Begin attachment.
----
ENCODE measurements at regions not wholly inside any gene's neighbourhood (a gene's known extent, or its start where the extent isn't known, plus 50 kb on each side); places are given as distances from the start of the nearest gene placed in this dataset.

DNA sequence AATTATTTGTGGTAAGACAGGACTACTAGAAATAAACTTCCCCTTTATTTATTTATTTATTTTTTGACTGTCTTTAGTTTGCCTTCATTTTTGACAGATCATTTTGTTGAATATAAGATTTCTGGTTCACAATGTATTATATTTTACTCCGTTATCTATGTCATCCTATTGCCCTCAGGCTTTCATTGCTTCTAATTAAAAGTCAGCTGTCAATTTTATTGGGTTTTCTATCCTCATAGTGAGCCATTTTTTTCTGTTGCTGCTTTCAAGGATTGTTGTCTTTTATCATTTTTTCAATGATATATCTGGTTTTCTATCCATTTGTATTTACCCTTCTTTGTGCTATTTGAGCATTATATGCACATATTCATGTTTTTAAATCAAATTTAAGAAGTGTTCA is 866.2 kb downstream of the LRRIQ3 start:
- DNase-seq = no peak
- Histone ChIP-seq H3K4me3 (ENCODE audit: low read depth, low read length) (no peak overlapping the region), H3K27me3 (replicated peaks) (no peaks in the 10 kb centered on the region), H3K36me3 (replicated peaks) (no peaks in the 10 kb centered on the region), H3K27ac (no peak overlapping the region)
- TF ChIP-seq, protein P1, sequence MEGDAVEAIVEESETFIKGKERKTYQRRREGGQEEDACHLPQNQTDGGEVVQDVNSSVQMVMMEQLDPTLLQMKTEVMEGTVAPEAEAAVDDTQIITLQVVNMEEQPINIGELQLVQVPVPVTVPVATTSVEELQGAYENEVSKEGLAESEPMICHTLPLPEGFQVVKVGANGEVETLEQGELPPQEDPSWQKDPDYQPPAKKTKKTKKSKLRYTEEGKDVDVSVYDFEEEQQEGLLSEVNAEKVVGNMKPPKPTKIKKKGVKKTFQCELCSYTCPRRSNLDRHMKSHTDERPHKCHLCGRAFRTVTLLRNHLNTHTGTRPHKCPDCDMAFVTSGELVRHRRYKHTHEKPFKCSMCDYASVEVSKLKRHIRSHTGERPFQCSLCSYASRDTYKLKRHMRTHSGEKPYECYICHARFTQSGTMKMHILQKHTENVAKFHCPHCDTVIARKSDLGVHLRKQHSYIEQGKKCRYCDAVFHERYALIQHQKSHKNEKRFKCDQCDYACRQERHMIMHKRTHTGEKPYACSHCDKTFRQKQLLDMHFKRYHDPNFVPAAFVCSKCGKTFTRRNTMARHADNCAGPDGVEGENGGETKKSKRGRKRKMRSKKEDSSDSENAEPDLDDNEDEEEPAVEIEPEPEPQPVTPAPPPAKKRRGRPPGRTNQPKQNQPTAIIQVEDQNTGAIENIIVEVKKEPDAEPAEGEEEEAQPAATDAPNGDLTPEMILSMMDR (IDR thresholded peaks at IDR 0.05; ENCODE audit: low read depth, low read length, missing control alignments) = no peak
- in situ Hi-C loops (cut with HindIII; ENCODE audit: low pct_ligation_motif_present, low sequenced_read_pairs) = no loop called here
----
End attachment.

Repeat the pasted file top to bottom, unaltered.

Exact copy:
ENCODE measurements at regions not wholly inside any gene's neighbourhood (a gene's known extent, or its start where the extent isn't known, plus 50 kb on each side); places are given as distances from the start of the nearest gene placed in this dataset.

DNA sequence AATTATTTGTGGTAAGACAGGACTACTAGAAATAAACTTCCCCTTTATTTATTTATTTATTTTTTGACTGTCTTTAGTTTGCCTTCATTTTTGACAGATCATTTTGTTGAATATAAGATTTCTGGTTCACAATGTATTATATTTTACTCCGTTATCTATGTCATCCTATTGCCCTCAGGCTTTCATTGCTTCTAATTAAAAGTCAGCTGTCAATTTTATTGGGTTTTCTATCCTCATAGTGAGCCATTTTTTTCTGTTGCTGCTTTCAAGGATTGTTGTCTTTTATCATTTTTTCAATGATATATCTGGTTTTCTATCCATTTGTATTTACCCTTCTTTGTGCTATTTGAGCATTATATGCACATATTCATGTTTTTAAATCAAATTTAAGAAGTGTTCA is 866.2 kb downstream of the LRRIQ3 start:
- DNase-seq = no peak
- Histone ChIP-seq H3K4me3 (ENCODE audit: low read depth, low read length) (no peak overlapping the region), H3K27me3 (replicated peaks) (no peaks in the 10 kb centered on the region), H3K36me3 (replicated peaks) (no peaks in the 10 kb centered on the region), H3K27ac (no peak overlapping the region)
- TF ChIP-seq, protein P1, sequence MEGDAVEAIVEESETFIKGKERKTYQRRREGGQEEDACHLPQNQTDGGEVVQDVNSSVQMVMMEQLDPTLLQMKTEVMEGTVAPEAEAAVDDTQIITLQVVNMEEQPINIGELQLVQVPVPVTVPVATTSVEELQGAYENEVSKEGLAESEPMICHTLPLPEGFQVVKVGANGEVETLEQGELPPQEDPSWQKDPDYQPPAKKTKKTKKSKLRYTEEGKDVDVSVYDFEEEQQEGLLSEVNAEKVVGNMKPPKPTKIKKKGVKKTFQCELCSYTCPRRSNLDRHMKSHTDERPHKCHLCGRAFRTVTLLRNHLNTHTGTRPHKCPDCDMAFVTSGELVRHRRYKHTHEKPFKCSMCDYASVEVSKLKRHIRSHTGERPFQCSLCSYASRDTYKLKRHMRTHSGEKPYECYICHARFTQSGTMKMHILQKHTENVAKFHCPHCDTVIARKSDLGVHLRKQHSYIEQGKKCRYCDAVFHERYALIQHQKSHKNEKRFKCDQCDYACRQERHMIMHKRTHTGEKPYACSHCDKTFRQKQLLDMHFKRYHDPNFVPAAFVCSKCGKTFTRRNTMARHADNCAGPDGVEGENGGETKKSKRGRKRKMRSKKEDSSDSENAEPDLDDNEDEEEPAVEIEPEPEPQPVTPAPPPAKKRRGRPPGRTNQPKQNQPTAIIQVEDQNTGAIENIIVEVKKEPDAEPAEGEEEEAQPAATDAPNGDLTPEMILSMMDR (IDR thresholded peaks at IDR 0.05; ENCODE audit: low read depth, low read length, missing control alignments) = no peak
- in situ Hi-C loops (cut with HindIII; ENCODE audit: low pct_ligation_motif_present, low sequenced_read_pairs) = no loop called here